Achieving the means to contain the power of the Brumbies forward drive, especially near the goal-line, has been occupying the Chiefs' preparations for their Investec Super Rugby game in Hamilton on Saturday.
The Chiefs knew they could expect a tough battle up front, especially with the Brumbies' fondness for the driving lineout maul. But by getting some parity, or dominance, in that area they hoped to be able to give their backs to take their opportunities on attack.
Assistant coach David Hill said: "We've got a few little plays up our sleeve we hope to pull out so [we hope for] as many [opportunities] as possible," he said.
That also involved having the chance to play their game whether that was at tempo or not.
Slow starts remained a concern for the side while the ever-present quest for consistency was occupying them in their preparation.
Hill's role in the side involves working with the inside backs and also on attacking and exit strategies.
Having former All Black Aaron Cruden in the group was a boost, especially for his ability, and willingness, to communicate with the young players in the squad.
"The faster we can get these guys to accelerate their learning and play and be around players like him…but we've got not just him but other experienced guys in the backline – Anton [Lienert-Brown] and Brad [Weber] and even guys like Sam McNicholl. We've got guys with some good rugby brains in there so it's just a matter of using everything we've got basically," he said.
Hill said his situation in the coaching sphere was somewhat unique because he played under head coach Warren Gatland 13 years ago when 2006 had been a good year for Waikato in the ITM Cup.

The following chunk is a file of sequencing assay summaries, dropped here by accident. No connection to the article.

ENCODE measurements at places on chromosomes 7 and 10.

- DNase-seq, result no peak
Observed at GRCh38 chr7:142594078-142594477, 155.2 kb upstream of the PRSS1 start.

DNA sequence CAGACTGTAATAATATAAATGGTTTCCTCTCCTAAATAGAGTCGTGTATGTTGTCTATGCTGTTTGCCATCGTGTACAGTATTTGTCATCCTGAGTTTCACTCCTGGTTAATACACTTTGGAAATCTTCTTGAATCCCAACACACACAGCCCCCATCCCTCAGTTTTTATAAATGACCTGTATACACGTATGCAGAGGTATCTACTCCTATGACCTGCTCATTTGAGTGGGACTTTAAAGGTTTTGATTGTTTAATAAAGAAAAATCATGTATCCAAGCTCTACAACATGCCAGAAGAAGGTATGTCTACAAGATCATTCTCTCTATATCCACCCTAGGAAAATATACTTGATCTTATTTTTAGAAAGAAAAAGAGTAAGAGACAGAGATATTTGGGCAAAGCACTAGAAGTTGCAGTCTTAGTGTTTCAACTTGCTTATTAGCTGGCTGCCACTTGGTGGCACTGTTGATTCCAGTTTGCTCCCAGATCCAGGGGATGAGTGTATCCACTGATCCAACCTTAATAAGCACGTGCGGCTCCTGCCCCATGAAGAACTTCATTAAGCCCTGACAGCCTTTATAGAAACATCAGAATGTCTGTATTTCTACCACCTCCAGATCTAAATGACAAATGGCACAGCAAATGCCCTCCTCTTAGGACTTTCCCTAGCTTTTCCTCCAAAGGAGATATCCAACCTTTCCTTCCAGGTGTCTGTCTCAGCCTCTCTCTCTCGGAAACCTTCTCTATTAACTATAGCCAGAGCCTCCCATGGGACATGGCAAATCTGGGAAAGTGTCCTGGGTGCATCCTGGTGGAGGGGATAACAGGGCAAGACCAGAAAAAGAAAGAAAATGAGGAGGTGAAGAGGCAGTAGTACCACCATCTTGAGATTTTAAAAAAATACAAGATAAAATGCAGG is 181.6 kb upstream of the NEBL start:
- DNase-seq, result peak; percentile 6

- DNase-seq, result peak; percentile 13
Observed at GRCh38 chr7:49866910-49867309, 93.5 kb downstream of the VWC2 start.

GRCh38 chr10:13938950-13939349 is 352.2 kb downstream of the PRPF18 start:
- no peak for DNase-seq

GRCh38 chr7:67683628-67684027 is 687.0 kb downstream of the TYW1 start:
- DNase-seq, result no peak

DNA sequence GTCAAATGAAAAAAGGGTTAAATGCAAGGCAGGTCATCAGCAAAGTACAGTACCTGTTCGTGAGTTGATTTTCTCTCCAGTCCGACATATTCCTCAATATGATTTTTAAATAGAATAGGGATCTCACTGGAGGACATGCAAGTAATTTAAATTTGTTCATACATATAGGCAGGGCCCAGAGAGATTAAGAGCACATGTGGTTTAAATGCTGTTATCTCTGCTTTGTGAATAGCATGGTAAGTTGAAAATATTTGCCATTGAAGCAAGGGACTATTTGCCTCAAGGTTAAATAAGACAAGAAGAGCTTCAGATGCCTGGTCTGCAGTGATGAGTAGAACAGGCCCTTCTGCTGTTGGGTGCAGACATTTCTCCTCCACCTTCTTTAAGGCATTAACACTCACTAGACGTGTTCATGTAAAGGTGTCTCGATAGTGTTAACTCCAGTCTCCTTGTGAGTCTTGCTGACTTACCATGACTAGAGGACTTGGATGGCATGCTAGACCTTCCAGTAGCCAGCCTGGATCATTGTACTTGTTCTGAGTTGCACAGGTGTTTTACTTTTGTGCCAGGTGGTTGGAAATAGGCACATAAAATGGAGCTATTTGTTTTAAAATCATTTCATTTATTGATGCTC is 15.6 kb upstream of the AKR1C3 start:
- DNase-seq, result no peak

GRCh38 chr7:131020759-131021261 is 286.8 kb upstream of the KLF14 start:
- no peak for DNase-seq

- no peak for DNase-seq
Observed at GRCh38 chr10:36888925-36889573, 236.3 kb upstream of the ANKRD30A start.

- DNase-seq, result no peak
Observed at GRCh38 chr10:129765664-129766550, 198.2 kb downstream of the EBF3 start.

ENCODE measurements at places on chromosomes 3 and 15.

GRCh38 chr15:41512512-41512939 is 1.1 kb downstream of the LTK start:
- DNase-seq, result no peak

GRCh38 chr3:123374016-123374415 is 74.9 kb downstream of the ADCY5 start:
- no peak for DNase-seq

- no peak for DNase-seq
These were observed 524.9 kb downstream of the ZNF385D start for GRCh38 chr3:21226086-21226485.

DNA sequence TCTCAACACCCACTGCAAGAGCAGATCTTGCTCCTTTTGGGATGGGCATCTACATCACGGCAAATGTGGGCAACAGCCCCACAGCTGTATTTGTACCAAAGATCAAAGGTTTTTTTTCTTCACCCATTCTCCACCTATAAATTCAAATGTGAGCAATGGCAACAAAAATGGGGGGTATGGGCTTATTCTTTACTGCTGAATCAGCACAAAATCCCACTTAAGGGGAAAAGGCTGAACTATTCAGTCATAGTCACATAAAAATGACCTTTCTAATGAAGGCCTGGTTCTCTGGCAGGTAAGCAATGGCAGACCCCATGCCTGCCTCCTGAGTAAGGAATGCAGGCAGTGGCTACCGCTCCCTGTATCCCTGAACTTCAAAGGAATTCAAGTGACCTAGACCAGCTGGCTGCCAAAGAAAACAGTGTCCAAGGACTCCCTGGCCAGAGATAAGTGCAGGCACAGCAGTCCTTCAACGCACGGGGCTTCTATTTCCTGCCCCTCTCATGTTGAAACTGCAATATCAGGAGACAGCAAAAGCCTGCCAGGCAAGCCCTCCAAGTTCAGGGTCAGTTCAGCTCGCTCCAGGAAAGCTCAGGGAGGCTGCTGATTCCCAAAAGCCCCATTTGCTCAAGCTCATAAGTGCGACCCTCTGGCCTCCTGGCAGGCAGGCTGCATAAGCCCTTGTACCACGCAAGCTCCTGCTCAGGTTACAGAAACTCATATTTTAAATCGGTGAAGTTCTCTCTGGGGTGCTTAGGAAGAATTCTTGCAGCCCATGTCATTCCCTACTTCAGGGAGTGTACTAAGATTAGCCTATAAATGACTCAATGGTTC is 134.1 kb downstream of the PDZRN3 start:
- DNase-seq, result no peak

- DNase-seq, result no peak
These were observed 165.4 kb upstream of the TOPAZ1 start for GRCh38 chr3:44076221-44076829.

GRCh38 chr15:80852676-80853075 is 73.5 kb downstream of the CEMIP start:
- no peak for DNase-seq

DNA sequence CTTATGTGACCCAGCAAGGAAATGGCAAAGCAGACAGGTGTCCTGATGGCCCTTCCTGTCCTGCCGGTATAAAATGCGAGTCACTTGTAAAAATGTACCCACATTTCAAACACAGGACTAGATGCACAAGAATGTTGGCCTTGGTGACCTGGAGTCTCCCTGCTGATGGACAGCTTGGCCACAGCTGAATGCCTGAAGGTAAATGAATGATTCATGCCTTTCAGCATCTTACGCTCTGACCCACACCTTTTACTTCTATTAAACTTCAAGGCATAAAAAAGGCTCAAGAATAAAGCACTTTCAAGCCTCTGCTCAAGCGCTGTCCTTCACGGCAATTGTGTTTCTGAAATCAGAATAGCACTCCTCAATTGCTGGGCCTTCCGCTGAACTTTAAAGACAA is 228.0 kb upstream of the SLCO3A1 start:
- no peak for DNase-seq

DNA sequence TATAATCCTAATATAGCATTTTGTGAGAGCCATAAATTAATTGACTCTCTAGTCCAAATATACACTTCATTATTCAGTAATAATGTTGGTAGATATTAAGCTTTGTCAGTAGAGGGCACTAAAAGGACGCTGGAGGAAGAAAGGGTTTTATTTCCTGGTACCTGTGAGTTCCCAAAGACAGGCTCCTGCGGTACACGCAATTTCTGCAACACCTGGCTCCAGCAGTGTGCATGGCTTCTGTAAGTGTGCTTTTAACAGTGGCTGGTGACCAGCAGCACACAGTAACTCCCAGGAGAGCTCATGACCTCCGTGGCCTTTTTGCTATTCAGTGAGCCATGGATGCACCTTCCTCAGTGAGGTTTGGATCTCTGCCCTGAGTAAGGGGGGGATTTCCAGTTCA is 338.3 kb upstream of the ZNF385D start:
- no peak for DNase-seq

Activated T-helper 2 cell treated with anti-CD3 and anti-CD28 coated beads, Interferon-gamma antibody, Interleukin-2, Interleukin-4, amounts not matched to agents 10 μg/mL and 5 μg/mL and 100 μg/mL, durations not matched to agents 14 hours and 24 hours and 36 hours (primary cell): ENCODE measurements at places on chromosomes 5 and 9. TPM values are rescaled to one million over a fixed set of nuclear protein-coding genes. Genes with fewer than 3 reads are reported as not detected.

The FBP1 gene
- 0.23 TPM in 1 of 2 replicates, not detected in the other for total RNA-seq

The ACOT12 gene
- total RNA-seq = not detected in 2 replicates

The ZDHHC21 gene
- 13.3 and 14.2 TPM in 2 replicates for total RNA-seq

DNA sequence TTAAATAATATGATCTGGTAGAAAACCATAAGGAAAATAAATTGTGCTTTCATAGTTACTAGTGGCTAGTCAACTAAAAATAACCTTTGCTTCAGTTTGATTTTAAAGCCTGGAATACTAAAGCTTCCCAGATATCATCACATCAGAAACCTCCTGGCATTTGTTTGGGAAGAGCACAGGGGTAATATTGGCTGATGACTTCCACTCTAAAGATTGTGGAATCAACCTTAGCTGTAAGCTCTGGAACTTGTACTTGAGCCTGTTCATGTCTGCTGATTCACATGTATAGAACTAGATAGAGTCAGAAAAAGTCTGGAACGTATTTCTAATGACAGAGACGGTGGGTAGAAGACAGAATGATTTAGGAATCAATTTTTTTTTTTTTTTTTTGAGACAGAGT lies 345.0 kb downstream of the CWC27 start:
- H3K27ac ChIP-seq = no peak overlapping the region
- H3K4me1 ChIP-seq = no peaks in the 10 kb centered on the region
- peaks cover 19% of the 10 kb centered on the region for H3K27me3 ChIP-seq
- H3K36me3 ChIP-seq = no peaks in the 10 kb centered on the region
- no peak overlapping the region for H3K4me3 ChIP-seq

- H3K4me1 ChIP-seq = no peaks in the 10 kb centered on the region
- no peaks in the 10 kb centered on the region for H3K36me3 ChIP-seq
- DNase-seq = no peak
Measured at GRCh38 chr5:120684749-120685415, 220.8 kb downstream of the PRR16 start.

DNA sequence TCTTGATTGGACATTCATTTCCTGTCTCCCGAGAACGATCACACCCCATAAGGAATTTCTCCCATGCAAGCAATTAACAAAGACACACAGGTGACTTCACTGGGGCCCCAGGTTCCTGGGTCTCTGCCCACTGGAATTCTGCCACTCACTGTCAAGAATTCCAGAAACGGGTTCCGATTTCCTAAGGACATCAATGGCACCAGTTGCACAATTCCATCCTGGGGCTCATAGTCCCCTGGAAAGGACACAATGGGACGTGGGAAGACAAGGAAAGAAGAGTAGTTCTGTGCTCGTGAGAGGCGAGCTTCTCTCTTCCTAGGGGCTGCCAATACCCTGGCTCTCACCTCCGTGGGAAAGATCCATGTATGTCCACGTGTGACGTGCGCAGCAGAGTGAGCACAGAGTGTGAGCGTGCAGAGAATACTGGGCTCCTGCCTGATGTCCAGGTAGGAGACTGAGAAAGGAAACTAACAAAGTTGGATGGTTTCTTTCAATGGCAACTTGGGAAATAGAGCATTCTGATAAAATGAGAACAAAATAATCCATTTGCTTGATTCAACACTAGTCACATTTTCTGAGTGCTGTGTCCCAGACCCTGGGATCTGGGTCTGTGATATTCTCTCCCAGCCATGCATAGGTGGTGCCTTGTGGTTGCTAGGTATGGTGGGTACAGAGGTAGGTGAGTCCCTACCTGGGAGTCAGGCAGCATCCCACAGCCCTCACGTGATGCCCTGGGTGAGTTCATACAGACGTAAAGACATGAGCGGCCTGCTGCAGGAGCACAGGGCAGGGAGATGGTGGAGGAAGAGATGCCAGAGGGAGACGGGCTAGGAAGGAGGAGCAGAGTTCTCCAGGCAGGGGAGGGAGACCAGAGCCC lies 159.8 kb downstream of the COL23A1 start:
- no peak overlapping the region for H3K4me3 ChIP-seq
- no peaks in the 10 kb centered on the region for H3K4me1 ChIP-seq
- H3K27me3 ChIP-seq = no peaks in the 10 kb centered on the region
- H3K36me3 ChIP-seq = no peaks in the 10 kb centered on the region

"Myself and Roger [Randle] are two who can compare him with a while ago. He hasn't changed too much. He's very direct and knows what he wants and comes with a lot of experience so there isn't too much he hasn't seen or hasn't been through. It's awesome for all coaches to have someone like him," he said.
He had noticed differences from his playing exposure to that now from a coaching perspective.
"The subtle changes are the first time he came back he'd been overseas for four or five years and was just getting his handle on New Zealand rugby.
"This time he's been away even longer so he's probably more open to how New Zealand rugby have been doing things. I wouldn't want to put words in his mouth but he's very open to ideas and good to have discussions around and ultimately we come to decisions together. But it's his ship and we roll with that.
"He's brilliant at giving us training time and if you watch him out here he's across everything, he'll let us coach and at the end of it we'll have good discussions around it so it's really good for us as younger coaches to get our time on the grass and having him oversee us," Hill said.